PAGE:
Stamp Duty Refunds – A comedy of errors?

Stamp Duty Refunds – A comedy of errors?


What is Stamp Duty Land Tax?

To understand the current excitement regarding Stamp Duty Refunds it is important to look at how we arrived at this situation.  Generally called Stamp Duty, or SDLT, Stamp Duty Land Tax is paid by buyers of purchased property. The amount of tax is based mainly on the property’s value. 

Unfortunately, it is also based on other factors that can be difficult to calculate or even understand. In its’ current form Stamp Duty has been with us since 2003.  Confusion has reigned because it is constantly being amended and changed.  This is not ideal for a self-assessed tax and the guidance, also, has been less that ideal.

What has caused Stamp Duty Overpayments?

There are several reasons for the historical overpayment of Stamp Duty (SDLT).  You may have seen recent coverage in the media claiming that overpayments are becoming more widespread. 

Stamp Duty Refunds Frustrated Man
Stamp Duty Rates are Confusing

There is now no doubt that there has been a clear misunderstanding of the Stamp Duty tax rules in an area that affects so many.  Residential buyers, Investors and seasoned property Developers have all had Stamp Duty on their properties incorrectly calculated. 

Surely my Solicitor knew how to calculate my Stamp Duty?

Many U.K. Solicitors and other property professionals have been using ambiguous HMRC guidance on Stamp Duty Land Tax.  HMRC’s Stamp Duty Land Tax calculators have caused frustration and confusion among property professionals.

The calculators are not calibrated to take account of the many variables involved. These variables ultimately determine the exact mount of Stamp Duty due on a transaction. Not very clever!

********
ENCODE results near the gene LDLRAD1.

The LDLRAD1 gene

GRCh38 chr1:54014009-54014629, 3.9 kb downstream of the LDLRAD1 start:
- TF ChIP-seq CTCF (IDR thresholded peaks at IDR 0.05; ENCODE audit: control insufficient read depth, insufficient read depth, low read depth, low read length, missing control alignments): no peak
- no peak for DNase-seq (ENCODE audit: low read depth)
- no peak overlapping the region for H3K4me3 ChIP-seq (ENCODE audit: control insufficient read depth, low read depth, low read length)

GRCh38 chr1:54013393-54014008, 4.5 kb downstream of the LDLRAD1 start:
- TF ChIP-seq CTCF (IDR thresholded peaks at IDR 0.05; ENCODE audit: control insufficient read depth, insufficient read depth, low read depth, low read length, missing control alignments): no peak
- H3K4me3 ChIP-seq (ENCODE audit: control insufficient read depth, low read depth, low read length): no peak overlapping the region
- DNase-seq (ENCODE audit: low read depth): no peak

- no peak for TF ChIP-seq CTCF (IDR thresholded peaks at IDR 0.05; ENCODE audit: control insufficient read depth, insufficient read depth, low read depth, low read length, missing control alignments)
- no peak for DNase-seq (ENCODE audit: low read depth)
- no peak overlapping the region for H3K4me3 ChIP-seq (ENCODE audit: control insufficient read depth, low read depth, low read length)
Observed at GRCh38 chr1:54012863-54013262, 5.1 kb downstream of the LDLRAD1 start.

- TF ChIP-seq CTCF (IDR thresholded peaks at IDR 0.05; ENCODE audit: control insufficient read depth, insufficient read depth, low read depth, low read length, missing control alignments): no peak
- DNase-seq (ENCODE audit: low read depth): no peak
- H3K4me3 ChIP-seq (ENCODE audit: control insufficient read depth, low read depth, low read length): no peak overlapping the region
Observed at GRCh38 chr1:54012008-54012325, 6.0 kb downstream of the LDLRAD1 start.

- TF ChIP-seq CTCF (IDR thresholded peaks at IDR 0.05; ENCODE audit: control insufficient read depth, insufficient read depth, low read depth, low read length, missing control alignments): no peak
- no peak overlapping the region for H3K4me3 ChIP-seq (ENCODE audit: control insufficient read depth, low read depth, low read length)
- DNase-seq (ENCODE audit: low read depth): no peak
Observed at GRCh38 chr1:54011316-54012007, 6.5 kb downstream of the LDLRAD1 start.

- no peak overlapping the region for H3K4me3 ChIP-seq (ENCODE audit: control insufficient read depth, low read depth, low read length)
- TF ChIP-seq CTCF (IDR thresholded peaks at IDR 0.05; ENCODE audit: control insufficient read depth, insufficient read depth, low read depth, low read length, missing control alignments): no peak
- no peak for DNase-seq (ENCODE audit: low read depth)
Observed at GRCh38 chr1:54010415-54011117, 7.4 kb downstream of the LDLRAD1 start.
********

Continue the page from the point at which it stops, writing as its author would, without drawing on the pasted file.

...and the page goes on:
Some years ago. HMRC admitted to the Press that the calculators were only there for “guidance” and not as a definitive method of Stamp Duty calculation.  Unfortunately, many professionals, who dealt with the purchase of properties, assumed they were always correct.  They used the online tool for all calculations, without additional checks.

Who calculates Stamp Duty Refunds?

Stamp Duty Land Tax (SDLT) is ultimately a tax and, as such, is probably more within the domain of Accountants rather than Solicitors. 

Indeed, here at Stamp Duty Refunds we engage the most experienced tax consultants who specialise in SDLT to unravel the extreme complexity and ambiguous nature of many Stamp Duty calculations.

Accurately assessing and accounting for such variables as woodland, land, granny annexes, holiday accommodations and outbuildings can have a substantial impact on any SDLT due.  Accurate calculation could result in a Stamp Duty Refund, if you have overpaid.

Making an accurate calculation, before the event, can can avoid you making an overpayment and for property Developers, it can make a huge difference in both bidding prices and cashflow.

How Big is this Scandal?

Refunds will be millions of pounds

UK property buyers could be owed a massive £2bn by HMRC for overpaid SDLT, all because a web-based calculator was not up to the task.  The online calculator is intended to identify the amount of Stamp Duty owed when buying a property. It does not, however, account for various reliefs which could may be worth hundreds of thousands.

If a property has a holiday flat, granny annexe, farmland or a commercial building then reliefs should apply. Stamp Duty Refunds seen a 400% growth, in some areas, in claims.  Meanwhile, HMRC is reportedly processing nearly 1,000 cases per month. Solicitors used used the HMRC calculator tool to make calculations on the stamp duty without checking the results.

Some estimates calculate that more than 15% of property transactions may have erroneous Stamp Duty payments.

Is there a refund hidden in your property?
Is there a refund hidden in your property?

HMRC state that most people paid the correct amount and they insist that the online calculator should only be used as a guide.  Solicitors countered by saying that the taxman treated them like accountants and that the calculations required expertise that they did not have. Apparently the calculator does not have an option to class a property as “mixed use”.